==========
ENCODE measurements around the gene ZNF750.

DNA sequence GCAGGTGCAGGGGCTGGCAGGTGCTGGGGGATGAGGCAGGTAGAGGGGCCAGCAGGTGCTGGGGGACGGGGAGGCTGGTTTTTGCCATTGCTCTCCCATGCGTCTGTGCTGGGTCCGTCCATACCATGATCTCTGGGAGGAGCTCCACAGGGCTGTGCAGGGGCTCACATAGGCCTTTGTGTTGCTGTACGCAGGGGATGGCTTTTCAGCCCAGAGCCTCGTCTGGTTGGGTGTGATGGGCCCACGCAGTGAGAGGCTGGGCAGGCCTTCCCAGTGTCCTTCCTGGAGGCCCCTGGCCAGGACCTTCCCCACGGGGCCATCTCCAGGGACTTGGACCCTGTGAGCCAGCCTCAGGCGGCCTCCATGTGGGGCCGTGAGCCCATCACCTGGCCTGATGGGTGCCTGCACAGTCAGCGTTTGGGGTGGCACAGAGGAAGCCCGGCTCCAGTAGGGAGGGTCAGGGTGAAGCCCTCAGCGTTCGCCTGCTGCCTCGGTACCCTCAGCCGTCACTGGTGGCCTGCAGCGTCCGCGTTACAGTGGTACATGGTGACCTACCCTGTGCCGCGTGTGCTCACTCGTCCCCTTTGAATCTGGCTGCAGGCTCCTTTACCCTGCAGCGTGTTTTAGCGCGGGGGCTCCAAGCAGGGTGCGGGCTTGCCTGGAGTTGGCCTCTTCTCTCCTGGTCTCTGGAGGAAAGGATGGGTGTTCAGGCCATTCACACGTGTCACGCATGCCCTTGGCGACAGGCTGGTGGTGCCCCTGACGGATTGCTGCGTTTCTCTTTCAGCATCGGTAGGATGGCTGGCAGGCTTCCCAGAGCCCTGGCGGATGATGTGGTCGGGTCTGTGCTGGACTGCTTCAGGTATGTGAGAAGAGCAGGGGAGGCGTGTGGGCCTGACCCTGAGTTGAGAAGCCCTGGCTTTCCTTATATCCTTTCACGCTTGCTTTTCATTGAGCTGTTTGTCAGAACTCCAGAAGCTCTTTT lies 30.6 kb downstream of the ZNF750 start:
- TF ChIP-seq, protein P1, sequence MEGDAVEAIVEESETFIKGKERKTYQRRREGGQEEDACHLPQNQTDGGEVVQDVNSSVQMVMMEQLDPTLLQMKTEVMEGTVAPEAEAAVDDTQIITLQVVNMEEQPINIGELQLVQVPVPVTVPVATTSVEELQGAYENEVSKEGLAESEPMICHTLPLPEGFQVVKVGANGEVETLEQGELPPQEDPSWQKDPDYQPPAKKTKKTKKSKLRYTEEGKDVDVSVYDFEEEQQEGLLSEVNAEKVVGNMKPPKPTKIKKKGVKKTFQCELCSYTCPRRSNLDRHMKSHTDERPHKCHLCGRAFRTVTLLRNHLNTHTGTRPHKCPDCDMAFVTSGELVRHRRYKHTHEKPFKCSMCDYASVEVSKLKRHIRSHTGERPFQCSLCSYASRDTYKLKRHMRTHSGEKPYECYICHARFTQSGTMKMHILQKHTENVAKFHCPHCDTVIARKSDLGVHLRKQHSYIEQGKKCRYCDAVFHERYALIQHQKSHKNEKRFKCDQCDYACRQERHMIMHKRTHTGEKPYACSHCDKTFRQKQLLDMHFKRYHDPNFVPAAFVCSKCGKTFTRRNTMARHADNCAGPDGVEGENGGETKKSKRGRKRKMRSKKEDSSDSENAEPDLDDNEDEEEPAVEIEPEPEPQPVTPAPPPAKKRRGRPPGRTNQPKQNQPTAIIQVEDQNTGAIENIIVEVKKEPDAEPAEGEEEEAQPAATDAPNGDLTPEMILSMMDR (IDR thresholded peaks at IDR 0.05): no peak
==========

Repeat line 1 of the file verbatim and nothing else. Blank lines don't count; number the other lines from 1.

ENCODE measurements around the gene ZNF750.